Humans are keenly attached to their homes. When given an option, homeowners almost always prefer to opt for defence strategies – higher sea walls, levees, dams, planting dunes – rather than upping sticks and leaving. Those incentives are strengthened because in many places, there is public funding for protections, but not to pay people out for retreat.
“We immediately jump to a protection paradigm,” says Dr Judy Lawrence, a researcher looking at managed retreat at Victoria University. “We put up sea walls, and all of them eventually fail … it creates really a huge problem – and we get locked in to responding to people’s expectations that they will continue to be protected.”
The problem is that in the long run, defence strategies may not work. “When you put the defences up, people hunker down and feel safe,” Bell says. Experts call it “the levee effect” – a paradox where building defences to protect from flooding can increase the eventual damage, because it creates a false sense of security, owners invest more in their property, and by building the wall higher, an eventual breach is worse than it might have otherwise been.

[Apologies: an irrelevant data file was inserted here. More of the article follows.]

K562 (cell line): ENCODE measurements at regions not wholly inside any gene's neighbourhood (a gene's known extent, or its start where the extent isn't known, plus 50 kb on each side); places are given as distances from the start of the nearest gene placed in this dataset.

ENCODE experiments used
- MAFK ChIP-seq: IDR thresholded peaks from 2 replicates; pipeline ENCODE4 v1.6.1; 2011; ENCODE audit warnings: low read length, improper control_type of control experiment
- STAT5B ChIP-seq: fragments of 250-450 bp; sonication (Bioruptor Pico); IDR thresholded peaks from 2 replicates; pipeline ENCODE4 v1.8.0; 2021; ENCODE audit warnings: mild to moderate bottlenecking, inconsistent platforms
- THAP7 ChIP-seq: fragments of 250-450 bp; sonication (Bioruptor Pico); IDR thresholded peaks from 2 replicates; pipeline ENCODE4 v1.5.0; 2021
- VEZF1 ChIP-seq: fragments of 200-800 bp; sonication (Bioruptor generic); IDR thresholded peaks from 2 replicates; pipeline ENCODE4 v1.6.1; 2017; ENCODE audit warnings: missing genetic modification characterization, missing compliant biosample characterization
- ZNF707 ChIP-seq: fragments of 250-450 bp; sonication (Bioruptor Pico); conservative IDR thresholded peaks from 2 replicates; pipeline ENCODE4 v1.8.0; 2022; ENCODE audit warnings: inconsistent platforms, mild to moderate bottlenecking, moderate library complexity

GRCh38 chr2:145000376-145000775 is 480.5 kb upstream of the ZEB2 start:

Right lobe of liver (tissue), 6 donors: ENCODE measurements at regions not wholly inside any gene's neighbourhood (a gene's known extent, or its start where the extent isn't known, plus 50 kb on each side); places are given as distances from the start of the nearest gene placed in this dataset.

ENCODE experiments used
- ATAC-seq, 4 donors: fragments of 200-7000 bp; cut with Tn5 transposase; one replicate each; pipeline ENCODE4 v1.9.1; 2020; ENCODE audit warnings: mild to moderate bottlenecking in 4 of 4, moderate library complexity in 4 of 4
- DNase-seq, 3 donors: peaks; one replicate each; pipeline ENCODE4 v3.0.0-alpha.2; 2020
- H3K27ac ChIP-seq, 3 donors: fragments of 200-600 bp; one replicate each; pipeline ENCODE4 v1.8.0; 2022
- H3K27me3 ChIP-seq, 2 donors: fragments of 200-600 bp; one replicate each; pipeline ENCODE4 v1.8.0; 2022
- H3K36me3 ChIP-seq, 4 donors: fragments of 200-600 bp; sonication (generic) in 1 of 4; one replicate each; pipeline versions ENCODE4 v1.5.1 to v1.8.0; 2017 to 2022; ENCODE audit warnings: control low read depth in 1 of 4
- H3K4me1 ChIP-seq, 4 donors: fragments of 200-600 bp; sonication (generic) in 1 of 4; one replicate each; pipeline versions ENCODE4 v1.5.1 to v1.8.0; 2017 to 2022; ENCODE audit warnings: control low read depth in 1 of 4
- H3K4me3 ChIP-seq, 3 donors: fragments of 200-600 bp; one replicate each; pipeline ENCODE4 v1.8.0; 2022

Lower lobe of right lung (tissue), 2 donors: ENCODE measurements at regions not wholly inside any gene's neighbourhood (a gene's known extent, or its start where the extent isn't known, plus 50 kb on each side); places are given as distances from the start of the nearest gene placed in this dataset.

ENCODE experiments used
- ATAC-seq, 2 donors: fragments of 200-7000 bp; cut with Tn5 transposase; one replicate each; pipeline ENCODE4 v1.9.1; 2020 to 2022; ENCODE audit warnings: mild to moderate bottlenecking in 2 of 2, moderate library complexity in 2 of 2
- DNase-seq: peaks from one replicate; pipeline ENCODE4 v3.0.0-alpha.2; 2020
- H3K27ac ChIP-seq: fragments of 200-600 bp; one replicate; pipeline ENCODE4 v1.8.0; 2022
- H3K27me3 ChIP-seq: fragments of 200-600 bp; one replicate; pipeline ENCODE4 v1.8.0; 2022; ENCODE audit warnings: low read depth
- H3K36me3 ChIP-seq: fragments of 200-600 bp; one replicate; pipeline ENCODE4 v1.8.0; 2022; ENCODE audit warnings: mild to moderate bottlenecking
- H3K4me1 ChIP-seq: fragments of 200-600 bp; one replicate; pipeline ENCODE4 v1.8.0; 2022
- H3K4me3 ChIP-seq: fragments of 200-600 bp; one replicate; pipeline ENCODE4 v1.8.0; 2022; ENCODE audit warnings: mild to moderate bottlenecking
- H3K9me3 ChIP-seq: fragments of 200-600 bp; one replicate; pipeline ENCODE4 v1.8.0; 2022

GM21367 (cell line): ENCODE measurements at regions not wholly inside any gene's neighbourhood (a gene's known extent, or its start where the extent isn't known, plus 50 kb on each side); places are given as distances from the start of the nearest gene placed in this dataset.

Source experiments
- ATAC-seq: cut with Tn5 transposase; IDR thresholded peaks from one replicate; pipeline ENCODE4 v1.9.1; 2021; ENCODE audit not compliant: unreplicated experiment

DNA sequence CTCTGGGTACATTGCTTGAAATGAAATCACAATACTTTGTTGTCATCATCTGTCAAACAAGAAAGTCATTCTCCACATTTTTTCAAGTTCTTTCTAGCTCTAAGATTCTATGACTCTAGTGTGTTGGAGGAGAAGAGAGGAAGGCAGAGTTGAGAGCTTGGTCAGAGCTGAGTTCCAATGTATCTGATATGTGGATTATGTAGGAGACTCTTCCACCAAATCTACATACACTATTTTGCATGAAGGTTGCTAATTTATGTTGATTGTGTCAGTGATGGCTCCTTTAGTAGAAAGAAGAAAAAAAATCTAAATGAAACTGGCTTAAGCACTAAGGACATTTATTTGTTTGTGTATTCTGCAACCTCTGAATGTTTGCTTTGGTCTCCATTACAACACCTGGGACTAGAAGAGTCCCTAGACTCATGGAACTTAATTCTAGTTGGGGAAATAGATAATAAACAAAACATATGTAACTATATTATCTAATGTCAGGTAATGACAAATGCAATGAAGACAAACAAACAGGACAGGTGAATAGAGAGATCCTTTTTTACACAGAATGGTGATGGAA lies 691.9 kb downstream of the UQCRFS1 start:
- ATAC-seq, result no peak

“Getting a sense of ownership in the community about what they can do about it over the long term is extremely important, and getting the buy-in of those people,” she says. “But it takes time.”
“The point is, communities need the opportunity to do that,” she says. “They need the leadership from the council’s to do that. It is costly – but it’s probably less costly than the damage and disruptions, from, you know, being wiped out in a flood.”
The political challenges of providing that kind of leadership are formidable. The financial, emotional, psychological and social costs of uprooting a community are large, and keenly felt by those displaced. The benefits, while clear, are often much longer term. That makes prescribing large-scale managed retreat a deeply unattractive proposition for many politicians.